Ming Introduces the Diver 18.01 H41

Plus a new bracelet for every watch to date.

Having already developed a dive watch last year – the small batch of prototypes were then sold – Ming refined the original design to create its first regular-production dive watch, the 18.01 H41. Rated to 1,000 m, or 3,280 ft, the 18.01 H41 retains the look of the prototype diver, and is in the typical Ming style, with clean lines and geometric shapes.

The diver is offered in two case styles: natural-finish or DLC-coated titanium. The former is available with either a rubber strap or metal bracelet, while the DLC-coated version is only available on a rubber strap. Notably, the titanium bracelet can be retrofitted to any Ming watch to date, and is available separately.

Initial thoughts

While the 18.01 is a typical dive watch in that it has a rotating bezel, its look diverges from the pool (no pun intended), thanks to Ming’s easily identifiable and consistent styling cues. It manages to preserve the brand’s aesthetics while doing what a dive watch should do, and then some.

At 40 mm wide, the 18.01 is the same size as the prototype and the largest Ming watch to date – the average is 38 mm -, no doubt partly in response to customer demand for a larger watch. That said, the brand managed to slim down the case to 12.9 mm, unusually svelte proportions for a watch with 1,000 m water resistance.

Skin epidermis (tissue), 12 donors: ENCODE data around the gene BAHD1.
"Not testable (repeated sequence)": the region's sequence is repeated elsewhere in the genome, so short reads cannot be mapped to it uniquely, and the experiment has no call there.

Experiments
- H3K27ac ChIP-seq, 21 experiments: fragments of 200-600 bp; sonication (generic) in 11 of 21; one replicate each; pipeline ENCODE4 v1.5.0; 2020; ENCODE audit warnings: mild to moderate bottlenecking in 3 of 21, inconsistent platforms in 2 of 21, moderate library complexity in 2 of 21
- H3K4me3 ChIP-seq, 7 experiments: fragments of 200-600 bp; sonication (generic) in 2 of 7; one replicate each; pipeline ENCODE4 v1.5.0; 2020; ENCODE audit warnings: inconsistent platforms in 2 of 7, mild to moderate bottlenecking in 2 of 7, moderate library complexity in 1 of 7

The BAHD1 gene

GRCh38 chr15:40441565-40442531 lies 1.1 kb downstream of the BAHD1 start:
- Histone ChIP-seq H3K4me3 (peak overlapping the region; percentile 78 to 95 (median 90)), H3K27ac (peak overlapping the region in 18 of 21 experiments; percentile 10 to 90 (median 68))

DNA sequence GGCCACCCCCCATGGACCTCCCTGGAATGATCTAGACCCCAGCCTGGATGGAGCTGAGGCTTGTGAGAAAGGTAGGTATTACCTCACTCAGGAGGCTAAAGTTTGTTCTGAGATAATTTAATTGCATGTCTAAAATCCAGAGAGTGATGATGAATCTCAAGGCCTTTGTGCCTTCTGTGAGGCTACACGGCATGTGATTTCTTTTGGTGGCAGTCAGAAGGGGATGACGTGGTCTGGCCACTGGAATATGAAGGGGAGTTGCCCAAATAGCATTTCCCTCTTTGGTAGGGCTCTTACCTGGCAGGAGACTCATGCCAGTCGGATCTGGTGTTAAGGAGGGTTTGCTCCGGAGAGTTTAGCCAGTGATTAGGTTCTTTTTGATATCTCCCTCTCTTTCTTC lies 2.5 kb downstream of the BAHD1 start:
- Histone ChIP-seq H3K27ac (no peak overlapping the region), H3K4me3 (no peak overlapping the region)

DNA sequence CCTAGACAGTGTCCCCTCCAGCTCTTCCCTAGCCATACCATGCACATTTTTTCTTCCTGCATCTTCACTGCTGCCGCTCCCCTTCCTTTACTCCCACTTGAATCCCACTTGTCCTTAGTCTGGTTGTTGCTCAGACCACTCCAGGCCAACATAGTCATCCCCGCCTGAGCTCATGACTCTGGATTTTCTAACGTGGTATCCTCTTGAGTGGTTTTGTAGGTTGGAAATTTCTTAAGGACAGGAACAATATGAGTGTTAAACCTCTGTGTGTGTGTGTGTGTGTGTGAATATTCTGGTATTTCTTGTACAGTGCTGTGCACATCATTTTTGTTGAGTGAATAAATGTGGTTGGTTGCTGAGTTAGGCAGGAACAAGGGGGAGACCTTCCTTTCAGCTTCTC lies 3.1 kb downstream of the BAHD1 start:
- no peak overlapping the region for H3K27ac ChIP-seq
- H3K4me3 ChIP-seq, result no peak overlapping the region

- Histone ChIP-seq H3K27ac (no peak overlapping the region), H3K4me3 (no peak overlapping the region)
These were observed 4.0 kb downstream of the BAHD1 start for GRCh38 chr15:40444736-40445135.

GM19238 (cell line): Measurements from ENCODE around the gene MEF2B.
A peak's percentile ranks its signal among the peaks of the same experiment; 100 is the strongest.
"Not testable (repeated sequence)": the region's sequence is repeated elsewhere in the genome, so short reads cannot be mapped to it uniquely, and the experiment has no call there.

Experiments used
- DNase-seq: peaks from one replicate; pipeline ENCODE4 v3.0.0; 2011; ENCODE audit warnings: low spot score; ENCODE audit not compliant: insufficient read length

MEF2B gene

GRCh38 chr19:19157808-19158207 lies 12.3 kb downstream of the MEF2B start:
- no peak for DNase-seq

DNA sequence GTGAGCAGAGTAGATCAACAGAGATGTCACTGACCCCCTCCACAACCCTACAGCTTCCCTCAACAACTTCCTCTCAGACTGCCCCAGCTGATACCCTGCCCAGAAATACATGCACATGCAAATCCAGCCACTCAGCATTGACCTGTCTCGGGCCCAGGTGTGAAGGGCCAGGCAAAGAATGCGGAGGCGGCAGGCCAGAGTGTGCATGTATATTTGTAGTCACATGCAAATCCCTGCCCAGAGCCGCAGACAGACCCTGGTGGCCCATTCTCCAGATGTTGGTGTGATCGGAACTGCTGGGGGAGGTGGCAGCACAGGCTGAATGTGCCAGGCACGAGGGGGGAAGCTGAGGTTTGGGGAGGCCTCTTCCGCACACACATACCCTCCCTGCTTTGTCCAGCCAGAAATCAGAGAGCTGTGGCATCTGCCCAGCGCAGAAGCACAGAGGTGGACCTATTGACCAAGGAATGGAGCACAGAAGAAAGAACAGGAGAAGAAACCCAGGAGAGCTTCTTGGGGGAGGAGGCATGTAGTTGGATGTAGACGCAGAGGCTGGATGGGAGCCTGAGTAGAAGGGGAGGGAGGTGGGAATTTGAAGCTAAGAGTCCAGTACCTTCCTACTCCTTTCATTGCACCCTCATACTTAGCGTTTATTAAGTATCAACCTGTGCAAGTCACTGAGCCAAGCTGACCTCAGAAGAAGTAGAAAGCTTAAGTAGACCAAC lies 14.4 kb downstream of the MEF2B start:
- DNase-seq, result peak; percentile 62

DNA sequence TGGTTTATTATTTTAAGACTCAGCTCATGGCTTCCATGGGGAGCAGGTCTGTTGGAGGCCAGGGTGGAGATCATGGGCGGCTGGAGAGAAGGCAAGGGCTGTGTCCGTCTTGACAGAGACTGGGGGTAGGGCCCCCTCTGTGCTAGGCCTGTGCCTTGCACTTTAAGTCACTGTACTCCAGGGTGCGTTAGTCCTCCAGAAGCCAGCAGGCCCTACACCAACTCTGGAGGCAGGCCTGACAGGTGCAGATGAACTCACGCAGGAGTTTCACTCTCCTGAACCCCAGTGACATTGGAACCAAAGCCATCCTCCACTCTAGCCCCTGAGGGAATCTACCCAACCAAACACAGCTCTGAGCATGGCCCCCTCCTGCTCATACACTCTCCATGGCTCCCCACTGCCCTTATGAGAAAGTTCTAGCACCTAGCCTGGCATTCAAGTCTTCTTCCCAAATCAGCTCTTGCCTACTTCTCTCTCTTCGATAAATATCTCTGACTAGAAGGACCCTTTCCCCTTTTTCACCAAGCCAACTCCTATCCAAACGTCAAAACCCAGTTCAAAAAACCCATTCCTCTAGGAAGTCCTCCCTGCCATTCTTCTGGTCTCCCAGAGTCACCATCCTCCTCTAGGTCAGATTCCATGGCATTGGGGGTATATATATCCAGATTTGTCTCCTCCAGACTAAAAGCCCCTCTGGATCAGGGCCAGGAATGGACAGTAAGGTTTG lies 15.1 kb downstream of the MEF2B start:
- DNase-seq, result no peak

The 18.01 is priced at about US$3,000. Competition is strong in that segment of dive watches, especially since the 18.01 is more expensive than many ETA-powered dive watches, like the highly-regarded Sinn U1. In fact, it’s priced similarly to dive watches equipped with in-house movements, most notably from Tudor and Seiko.

Forgetting the price for a moment, there are a number of other factors in its favour. Ming is widely considered an independent watchmaker, with a small production that enjoys little economies of scale. And it also boasts strong, clean, and atypical designs, factors that in themselves make the 18.01 an interesting watch.

Ming design

Like the case, the dial is done in classic Ming style. It’s a multiple-part affair, made up of a sapphire disc and a luminous ceramic material (basically a composite of ceramic and Super-Luminova).

Compared with the prototype that had a pared-back dial, telling the time on the 18.01 appears easier, owing to the use of stick markers for each hour. In darkness, legibility remains strong as the hands, dial, and bezel are all luminous.

While the case is titanium, the bezel is brushed steel and coated with diamond-like carbon (DLC), while its markings are filled with Super-Luminova. And the bezel has been made disproportionately large relative to the case, so as to improve its grip as the bezel’s edge is smooth, with no knurling whatsoever.

With the case in titanium, the 18.01 is not a conventional dive watch that is heavy on the wrist. Both case options are available with a rubber strap, making the watch even more lightweight. While the bracelet does add weight, it is entirely titanium and should be as light as a bracelet can possibly be.